Ground Three: Conviction obtained by a violation of my
privilege against self-incrimination.
Ground Four: Breach of contract because case was not
re-opened. Or violation of plea deal.
Ground Five: Denial of right to find witnesses in my favor.
Ground Six: Registration is unconstitutional.
Ground Seven: Denial of effective assistance of counsel.
Ground Eight: Failure to credit me for goodtime for all of my
sentence imposed as the law reads.
Ground Nine: Breach of contact or violation of plea deal.
Ground Ten: Taking my 2nd Amendment right away is a violation
of my plea deal (Alford) and unconstitutional.
(Doc. No. 1).
February 8, 2018, respondents filed a response to
Wisham's habeas petition. They also filed a motion to
March 12, 2018, Wisham filed a motion to amend his petition
to clarify that he seeks the following:
The dismissal with prejudice of all of the following: all of
my sentence, all of my collateral consequences, all of my
probation, and all of my registration is found to be
unconstitutional. And that Constitutional rights be found to
be unable to be given away or forfeited in plea bargains
because of coercion or unable to be taken away at all because
a right is something that cannot be taken away or it would
just be privilege. And any other relief to which I me be
(Doc. No. 18). He also filed a request for an evidentiary
hearing along with his response to the respondents'
motion. (Doc. Nos. 19 and 20).
Scope of Review
28 U.S.C. § 2254, a federal court may review state-court
criminal proceedings to determine whether a person is being
held in custody in violation of the United States
Constitution or other federal law. However, where the state
court has adjudicated the federal claim on the merits, this
court's review is limited by 28 U.S.C. § 2254(d) to
a determination of whether the state court's decision is
(1) directly contrary to, or an unreasonable application of,
clearly established federal law as determined by the United
States Supreme Court, or (2) based on an unreasonable
determination of the facts based on the evidence presented in
the state-court proceeding. See 28 U.S.C. §
2254(d); see generally Harrington v. Richter, 562
U.S. 86, 97-100 (2011) (“Richter”);
Williams v. Taylor, 529 U.S. 362, 399-413 (2000).
This highly deferential standard of review is often referred
to as “AEDPA deference” because it was enacted by
the Antiterrorism and Effective Death Penalty Act of 1996
(AEDPA). E.g., Pederson v. Fabian, 491 F.3d
816, 824-25 (8th Cir. 2007); see generally Renico v.
Lett, 559 U.S. 766, 773 n.1 (2010). The reasons for the
limited review are ones of federalism and comity that arise
as a consequence of the state courts having primary
responsibility for ensuring compliance with federal law in
state criminal proceedings. See, e.g.,
Richter, 562 U.S. at 103.
exhaustion doctrine codified at 28 U.S.C. § 2254(b)-(c)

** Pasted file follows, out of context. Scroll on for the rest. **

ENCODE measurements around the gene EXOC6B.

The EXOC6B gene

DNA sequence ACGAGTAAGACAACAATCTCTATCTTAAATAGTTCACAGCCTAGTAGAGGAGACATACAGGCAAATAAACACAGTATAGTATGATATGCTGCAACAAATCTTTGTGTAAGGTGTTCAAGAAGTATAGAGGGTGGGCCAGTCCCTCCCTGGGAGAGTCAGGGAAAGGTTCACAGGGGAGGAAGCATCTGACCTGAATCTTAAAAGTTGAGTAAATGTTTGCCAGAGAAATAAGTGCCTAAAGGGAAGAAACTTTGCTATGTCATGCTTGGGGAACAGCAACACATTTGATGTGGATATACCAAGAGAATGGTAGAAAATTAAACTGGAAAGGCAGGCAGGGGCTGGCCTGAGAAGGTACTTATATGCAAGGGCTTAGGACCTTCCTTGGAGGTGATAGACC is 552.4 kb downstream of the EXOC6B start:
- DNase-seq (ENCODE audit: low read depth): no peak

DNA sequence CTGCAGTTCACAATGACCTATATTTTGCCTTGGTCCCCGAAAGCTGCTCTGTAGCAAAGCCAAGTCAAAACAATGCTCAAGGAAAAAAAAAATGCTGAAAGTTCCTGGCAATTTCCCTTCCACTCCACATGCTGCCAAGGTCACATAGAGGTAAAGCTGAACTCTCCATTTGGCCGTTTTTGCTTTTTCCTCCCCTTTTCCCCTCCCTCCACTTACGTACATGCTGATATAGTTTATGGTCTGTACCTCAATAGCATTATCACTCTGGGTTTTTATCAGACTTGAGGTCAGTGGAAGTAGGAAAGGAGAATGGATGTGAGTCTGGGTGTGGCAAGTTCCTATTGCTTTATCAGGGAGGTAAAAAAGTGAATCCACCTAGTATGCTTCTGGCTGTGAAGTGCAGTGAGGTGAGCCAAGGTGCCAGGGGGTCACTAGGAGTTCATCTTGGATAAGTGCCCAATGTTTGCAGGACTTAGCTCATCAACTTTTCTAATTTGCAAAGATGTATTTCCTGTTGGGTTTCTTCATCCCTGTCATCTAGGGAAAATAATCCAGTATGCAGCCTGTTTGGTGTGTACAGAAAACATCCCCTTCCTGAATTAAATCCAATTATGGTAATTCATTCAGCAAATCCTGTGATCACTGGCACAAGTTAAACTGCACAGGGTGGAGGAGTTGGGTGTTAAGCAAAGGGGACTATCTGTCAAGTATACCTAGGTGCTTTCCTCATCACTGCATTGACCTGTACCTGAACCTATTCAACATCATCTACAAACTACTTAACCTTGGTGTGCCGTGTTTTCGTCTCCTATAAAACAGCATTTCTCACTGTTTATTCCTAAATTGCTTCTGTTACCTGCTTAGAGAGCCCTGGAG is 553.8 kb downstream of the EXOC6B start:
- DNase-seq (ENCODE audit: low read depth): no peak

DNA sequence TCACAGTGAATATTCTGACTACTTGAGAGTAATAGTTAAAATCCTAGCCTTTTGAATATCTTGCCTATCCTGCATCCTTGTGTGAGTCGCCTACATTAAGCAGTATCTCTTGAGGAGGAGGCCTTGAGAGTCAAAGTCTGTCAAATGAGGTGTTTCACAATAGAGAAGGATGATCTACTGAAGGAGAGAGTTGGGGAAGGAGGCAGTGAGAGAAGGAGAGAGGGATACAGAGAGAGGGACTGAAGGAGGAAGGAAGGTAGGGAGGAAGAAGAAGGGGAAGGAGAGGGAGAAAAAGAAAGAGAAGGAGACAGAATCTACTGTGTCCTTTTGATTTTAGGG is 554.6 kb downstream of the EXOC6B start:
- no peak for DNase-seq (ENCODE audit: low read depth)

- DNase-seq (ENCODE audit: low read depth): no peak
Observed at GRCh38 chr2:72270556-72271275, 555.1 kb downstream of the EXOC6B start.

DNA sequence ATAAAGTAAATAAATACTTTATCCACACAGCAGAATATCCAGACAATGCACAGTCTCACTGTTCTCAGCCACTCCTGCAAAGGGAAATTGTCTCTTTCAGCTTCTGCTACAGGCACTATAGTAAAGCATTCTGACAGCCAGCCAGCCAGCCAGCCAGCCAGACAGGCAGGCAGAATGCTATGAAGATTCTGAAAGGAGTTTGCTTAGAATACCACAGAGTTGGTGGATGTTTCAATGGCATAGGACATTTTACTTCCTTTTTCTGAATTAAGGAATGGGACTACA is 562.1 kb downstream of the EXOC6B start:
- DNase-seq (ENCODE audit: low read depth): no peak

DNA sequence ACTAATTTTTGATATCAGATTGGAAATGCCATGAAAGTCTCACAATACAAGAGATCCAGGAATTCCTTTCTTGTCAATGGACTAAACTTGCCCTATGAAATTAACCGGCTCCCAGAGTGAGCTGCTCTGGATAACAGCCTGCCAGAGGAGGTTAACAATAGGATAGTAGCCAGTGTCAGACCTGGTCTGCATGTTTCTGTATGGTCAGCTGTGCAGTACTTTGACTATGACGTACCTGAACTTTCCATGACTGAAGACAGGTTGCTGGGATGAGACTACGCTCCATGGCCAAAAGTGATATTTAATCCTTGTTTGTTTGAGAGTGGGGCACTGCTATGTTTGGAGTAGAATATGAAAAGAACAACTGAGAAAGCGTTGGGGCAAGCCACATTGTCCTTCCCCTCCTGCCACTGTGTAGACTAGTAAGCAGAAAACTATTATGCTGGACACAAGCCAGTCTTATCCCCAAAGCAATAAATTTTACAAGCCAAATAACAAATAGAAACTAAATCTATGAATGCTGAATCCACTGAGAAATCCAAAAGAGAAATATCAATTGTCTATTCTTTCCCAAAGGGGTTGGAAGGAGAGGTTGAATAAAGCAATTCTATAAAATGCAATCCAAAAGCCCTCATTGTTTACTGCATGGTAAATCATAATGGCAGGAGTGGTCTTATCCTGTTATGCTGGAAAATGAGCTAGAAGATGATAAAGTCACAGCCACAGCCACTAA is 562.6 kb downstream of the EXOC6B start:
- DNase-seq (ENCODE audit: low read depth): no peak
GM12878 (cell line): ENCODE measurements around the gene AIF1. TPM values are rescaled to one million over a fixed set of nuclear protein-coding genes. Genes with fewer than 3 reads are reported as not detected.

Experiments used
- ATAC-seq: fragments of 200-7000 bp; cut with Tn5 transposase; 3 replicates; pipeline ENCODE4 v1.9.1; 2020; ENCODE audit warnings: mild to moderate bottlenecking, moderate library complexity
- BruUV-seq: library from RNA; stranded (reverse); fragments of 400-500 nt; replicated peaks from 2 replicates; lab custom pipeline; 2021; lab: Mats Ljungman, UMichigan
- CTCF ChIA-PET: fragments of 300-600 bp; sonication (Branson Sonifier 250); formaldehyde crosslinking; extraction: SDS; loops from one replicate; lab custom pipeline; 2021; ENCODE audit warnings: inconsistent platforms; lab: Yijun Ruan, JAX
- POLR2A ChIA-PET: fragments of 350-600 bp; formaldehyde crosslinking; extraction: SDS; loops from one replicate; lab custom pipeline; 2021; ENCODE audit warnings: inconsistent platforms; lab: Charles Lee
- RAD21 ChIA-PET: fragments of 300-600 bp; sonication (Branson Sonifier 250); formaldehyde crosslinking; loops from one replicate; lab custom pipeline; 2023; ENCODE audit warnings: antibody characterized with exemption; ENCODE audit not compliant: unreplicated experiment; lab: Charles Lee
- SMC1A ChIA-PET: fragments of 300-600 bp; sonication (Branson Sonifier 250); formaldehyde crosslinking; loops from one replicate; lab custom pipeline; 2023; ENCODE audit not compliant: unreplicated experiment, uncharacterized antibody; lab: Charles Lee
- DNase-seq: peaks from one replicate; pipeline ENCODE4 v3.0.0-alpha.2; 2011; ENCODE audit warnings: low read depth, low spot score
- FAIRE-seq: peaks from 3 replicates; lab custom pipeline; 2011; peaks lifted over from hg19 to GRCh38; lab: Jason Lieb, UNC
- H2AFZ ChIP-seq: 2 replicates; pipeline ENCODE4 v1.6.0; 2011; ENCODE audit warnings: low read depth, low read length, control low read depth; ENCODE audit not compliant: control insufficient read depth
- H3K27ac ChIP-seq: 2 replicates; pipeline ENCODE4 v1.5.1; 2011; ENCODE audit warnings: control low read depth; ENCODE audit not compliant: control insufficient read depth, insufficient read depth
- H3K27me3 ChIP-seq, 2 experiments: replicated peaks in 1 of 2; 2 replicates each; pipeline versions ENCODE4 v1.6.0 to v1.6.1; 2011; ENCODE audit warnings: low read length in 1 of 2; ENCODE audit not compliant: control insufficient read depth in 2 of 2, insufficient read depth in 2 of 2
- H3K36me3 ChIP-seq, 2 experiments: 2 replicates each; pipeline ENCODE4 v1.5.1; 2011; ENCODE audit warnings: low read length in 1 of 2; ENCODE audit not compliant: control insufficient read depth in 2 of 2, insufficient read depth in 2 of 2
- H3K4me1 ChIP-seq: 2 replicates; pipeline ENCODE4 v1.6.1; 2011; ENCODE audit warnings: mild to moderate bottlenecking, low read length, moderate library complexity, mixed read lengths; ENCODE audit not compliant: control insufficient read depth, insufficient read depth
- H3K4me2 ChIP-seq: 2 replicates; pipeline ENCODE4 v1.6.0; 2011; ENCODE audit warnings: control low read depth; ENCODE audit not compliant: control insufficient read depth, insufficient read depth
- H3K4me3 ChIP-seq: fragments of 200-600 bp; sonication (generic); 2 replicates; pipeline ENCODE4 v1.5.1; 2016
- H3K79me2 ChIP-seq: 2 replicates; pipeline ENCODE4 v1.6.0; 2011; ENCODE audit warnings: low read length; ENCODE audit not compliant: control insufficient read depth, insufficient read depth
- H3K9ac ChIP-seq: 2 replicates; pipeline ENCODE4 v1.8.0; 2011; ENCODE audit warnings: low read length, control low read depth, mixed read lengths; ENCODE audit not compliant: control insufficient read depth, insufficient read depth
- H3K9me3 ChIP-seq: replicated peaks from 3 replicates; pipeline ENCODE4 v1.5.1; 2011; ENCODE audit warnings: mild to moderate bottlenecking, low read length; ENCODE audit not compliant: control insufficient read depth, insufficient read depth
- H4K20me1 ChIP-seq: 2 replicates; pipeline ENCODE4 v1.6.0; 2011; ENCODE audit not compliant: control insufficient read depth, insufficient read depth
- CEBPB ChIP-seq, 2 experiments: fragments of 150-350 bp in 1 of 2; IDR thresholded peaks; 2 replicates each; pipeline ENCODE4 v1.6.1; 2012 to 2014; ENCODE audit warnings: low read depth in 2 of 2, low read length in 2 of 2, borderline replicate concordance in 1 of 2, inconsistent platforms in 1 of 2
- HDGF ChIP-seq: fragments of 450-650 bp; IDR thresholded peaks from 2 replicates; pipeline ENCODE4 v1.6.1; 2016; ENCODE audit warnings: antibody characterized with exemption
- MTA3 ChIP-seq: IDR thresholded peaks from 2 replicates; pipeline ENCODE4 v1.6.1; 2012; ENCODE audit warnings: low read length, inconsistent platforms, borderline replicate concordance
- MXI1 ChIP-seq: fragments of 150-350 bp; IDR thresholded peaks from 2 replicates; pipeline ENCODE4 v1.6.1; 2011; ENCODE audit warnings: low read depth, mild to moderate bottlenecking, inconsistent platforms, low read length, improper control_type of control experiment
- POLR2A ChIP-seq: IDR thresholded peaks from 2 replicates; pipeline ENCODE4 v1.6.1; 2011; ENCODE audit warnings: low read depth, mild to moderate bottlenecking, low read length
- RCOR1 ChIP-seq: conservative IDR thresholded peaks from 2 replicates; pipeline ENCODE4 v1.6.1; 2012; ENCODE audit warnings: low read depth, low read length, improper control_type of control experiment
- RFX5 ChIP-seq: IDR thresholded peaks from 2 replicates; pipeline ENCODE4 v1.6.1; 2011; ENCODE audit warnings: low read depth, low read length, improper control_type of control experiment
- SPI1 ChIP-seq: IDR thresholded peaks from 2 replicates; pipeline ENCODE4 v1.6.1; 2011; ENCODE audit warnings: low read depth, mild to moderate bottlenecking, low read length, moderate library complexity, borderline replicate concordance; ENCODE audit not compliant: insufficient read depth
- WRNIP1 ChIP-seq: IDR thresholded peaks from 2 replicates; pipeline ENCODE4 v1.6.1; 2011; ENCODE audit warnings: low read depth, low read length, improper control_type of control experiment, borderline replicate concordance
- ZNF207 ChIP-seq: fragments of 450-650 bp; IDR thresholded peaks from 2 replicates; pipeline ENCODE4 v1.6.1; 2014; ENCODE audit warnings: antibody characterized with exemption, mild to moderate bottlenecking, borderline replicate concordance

precludes granting habeas relief for claims that have not
been properly exhausted in the state courts. E.g.,
Rhines v. Weber, 544 U.S. 269, 274 (2005); Dixon
v. Dormire, 263 F.3d 774, 777 (8th Cir. 2001). Proper
exhaustion has two components. First, the claim must be
“fairly presented, ” which requires that the
petitioner present both the factual and legal premises for
the claim, with the latter being satisfied if there is a
reference to the particular federal constitutional right or a
citation to a state or federal case that raises the
constitutional issue. Dansby v. Norris, 682 F.3d
711, 722-23 (8th Cir. 2012), vacated on other
grounds, Dansby v. Hobbs, No. 12-8582, 2013 WL
506561 (U.S. June 3, 2013); Carney v. Fabian, 487
F.3d 1094, 1096 (8th Cir. 2007). Second, the petitioner
“must give the state courts one full opportunity to
resolve any constitutional issues by invoking one complete
round of the State's established appellate review
process.” O'Sullivan v. Boerckel, 526 U.S.
838, 845 (1999).
addition, there are three other aspects of the exhaustion
doctrine that are important. The first is that the exhaustion
doctrine is satisfied if there are no state-court remedies
available and exhaustion would be futile, such as when the
claim has been procedurally defaulted at the state-court
level. E.g., Armstrong v. Iowa, 418 F.3d
924, 926-27 (8th Cir. 2005). The second is that Rose v.
Lundy, 455 U.S. 509 (1982), prohibits a petitioner from
proceeding with a “mixed petition” of exhausted
and unexhausted claims. See a l s o Rhines v. Weber,
544 U.S. at 273-74. The third is that § 2254(b)(2)
authorizes the court to deny a claim on the merits
notwithstanding a failure to exhaust. E.g.,
Gringas v. Weber, 543 F.3d 1001, 1003 (8th Cir.
federal district court is precluded from substantively
considering a habeas claim that has been procedurally
defaulted at the state level on independent and adequate
state grounds. E.g., Coleman v. Thompson,
501 U.S. 722, 729-30 (1991). State procedural grounds are
independent and adequate if they are firmly established,
readily ascertainable, and regularly followed. Barnett v.
Roper, 541 F.3d 804, 808 (8th Cir. 2008); Franklin
v. Luebbers, 494 F.3d 744, 750 (8th Cir. 2007). They
must also further a legitimate state interest and not be
applied in an exorbitant manner. Barnett, 541 F.3d
at 808. The rule barring procedurally-defaulted claims is
nearly absolute. Cagle v. Norris, 474 F.3d 1090,
1099 (8th Cir. 2007). The only exceptions are the rare